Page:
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Bats generally – and unfairly – get a bad rap where the deadly viral disease rabies is concerned. Yes, bats in Ohio can contract and transmit the dreaded disease through a bat bite. The disease impacts the central nervous system. Other infected mammals like dogs, skunks, and raccoons are equally capable of transmitting the virus through a bite or scratch. However, unlike a bat bite, these wounds are visible. Bats can transmit rabies to people – without an obvious bite. Bat bites can go undetected because their teeth are very small. This is what makes encounters with bats in a bedroom or home so emotional. Are you certain you were not bitten?
If you are not sure, you need to catch that bat! If you wake up with a bat in your bedroom, seek medical attention. Unless that particular bat is captured and tested, we find that physicians recommend post exposure vaccinations. How to catch a bat in the house – Video.
The potentially fatal disease can also be passed to humans if a rabid animal’s saliva enters an open wound or comes in contact with a mucus membrane. The virus then travels through the nerves (as opposed to the bloodstream) and reaches the brain in a period of weeks or months. Surviving the disease depends upon prompt medical attention upon initial contact.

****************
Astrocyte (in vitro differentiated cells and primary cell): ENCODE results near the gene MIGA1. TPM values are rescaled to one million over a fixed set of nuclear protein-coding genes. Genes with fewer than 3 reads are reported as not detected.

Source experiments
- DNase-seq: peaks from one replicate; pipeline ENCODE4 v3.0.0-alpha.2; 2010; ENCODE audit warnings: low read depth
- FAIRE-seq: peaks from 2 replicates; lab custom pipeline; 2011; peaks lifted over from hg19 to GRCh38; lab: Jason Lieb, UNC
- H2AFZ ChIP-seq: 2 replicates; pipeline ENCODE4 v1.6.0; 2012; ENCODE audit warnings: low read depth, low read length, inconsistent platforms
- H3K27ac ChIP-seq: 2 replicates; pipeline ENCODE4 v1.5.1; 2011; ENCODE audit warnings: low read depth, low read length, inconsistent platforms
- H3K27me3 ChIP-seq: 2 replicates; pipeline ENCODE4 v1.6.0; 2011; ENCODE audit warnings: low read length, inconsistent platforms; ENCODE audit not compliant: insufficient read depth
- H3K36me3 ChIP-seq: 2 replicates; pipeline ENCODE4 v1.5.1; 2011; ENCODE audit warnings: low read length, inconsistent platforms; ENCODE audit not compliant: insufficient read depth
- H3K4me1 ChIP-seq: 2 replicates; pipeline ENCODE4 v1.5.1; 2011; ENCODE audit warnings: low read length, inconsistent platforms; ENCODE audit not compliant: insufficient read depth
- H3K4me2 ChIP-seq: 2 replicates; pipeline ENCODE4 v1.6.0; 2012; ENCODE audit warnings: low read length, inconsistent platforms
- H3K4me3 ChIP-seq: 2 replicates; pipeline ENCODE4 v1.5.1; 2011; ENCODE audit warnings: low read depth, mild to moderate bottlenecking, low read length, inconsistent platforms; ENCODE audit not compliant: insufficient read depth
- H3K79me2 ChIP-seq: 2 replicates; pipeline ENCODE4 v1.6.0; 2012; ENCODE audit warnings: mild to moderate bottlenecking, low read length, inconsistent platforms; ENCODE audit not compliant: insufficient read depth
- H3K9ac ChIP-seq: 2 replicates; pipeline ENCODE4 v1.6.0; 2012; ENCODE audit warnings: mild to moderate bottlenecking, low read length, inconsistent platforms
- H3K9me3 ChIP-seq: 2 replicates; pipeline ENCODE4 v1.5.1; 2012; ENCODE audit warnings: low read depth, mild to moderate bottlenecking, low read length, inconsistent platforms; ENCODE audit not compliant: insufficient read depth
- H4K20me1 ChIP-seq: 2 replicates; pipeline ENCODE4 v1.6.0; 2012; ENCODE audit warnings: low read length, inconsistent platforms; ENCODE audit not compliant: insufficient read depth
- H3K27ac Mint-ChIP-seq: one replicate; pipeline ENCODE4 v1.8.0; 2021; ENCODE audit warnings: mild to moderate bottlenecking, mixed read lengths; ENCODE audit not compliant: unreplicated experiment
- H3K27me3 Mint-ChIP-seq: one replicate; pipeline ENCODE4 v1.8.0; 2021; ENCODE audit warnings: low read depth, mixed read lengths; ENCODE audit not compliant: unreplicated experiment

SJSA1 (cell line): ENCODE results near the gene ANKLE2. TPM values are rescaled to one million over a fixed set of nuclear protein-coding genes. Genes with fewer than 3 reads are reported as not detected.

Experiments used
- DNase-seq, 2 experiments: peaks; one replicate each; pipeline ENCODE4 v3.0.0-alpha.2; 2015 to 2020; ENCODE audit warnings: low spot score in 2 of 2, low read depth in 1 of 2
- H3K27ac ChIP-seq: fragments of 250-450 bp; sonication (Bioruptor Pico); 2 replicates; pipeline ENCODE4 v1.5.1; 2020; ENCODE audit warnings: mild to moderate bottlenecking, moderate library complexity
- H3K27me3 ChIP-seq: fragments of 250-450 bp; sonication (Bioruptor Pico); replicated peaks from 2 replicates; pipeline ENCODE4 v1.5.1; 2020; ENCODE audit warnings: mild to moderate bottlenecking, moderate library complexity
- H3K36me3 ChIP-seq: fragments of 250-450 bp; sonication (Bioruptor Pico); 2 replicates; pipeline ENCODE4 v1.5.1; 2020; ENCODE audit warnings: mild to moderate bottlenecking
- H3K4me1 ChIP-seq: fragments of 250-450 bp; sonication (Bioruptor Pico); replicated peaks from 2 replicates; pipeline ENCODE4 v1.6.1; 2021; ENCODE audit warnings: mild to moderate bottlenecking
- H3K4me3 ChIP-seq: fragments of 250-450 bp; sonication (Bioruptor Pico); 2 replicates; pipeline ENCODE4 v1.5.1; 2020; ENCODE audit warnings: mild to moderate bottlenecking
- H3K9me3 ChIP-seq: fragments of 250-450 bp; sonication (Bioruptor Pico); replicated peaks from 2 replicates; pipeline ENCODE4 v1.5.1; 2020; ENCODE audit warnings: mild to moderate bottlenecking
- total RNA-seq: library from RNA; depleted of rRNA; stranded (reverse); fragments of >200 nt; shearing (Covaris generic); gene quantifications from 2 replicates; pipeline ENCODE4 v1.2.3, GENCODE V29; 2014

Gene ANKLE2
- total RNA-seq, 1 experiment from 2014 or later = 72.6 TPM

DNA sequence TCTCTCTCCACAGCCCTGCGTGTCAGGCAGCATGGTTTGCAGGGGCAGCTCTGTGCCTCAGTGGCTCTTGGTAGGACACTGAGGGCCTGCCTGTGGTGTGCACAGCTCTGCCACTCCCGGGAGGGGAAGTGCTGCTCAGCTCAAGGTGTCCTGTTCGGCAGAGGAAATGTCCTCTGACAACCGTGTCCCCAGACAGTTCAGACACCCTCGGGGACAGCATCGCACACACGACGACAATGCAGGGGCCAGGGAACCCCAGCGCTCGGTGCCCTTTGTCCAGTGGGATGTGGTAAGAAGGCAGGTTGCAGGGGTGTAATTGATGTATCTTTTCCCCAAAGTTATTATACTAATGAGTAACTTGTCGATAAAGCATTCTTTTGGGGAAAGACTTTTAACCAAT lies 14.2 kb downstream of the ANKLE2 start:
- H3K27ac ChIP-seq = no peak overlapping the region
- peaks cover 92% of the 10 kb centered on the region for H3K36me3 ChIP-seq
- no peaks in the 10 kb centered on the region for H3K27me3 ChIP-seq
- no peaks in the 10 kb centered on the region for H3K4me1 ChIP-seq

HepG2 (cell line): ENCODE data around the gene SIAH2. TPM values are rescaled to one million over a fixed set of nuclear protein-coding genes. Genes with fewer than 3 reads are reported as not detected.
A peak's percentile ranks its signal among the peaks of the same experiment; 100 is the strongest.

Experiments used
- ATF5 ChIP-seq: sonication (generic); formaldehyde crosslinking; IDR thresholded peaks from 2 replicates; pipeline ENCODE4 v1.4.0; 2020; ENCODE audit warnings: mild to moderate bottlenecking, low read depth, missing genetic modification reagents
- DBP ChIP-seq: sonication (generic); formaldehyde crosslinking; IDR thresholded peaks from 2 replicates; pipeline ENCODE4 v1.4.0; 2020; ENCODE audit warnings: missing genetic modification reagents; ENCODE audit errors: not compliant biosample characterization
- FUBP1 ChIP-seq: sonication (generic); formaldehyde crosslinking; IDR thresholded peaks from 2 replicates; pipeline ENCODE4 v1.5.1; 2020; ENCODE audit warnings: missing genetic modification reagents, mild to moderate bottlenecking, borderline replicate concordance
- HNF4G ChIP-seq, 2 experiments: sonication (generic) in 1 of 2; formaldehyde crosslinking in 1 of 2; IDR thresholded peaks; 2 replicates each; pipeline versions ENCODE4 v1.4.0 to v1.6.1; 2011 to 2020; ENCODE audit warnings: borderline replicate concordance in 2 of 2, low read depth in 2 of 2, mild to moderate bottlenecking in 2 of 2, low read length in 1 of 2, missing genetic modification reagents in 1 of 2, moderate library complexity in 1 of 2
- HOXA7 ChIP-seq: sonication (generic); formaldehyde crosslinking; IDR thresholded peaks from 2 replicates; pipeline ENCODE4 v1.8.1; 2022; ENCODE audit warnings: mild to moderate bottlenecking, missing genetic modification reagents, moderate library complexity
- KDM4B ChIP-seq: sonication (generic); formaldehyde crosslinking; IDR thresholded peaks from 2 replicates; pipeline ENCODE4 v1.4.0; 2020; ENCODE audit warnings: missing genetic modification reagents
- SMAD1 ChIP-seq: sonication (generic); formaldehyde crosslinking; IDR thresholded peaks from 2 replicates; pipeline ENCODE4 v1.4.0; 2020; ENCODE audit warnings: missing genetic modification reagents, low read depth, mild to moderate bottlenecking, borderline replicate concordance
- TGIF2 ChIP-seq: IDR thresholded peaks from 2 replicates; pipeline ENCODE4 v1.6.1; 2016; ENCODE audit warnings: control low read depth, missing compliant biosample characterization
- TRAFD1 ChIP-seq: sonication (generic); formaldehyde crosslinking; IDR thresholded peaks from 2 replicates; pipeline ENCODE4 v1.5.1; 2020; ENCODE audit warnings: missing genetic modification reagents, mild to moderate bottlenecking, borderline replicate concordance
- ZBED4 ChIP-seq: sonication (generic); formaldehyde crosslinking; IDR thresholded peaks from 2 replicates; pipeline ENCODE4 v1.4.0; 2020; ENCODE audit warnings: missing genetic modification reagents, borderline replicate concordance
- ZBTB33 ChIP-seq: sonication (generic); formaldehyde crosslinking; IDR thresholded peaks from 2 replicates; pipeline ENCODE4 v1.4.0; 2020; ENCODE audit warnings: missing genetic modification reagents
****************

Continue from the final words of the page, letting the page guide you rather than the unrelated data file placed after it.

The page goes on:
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Contrary to popular rumors, you should know that not all bats are carrying rabies. Actually, only a small number of bats contract the disease, and they are as susceptible as any other mammal. Rabies is as lethal to bats as it is to humans. Fortunately, help is available. Remember that all potential rabies exposures must be taken seriously. Please consult quickly with your physician for medical guidance.
According to the Ohio Department of Health Web site: “Most of the human rabies cases acquired within the U.S. during the past 20 years were due to bat-strains of rabies. Since a bat bite is very small and may go undetected, the history of any potential bat contact should be carefully evaluated to determine the potential for exposure. If exposure occurred, the bat should be safely captured and submitted for testing.”
Should you wake up in your bedroom with a bat nearby, seek medical guidance from a physician. Unless the bat is safely captured and tested, physicians typically opt for the “better safe than sorry” approach and recommend post-exposure vaccinations. Once symptoms of the disease appear, it is too late.
Bats and Rabies – Scientific Studies
Researchers at Indiana State University conducted one of the longest studies on the incidence of rabies in mid-western bats. The study was concluded in 2003, and covered a span of 38 years. During that time, 5,584 big brown bats were evaluated for rabies with 3.1 percent testing positive. Peak months for rabies in this species was October. It’s important to note that the sampled population was biased in that many of the bats were impaired and easier to locate (sick, dying or found on the ground). In other words, many bats that were suspected to be infected with rabies were not infected. The study acknowledges that a better estimate of the actual incidence of rabies in nature is likely to be less than 1 percent. That said, take all suspected bat bites seriously and contact your physician for medical advice.
Source: Whitaker and Douglas. Bat Rabies in Indiana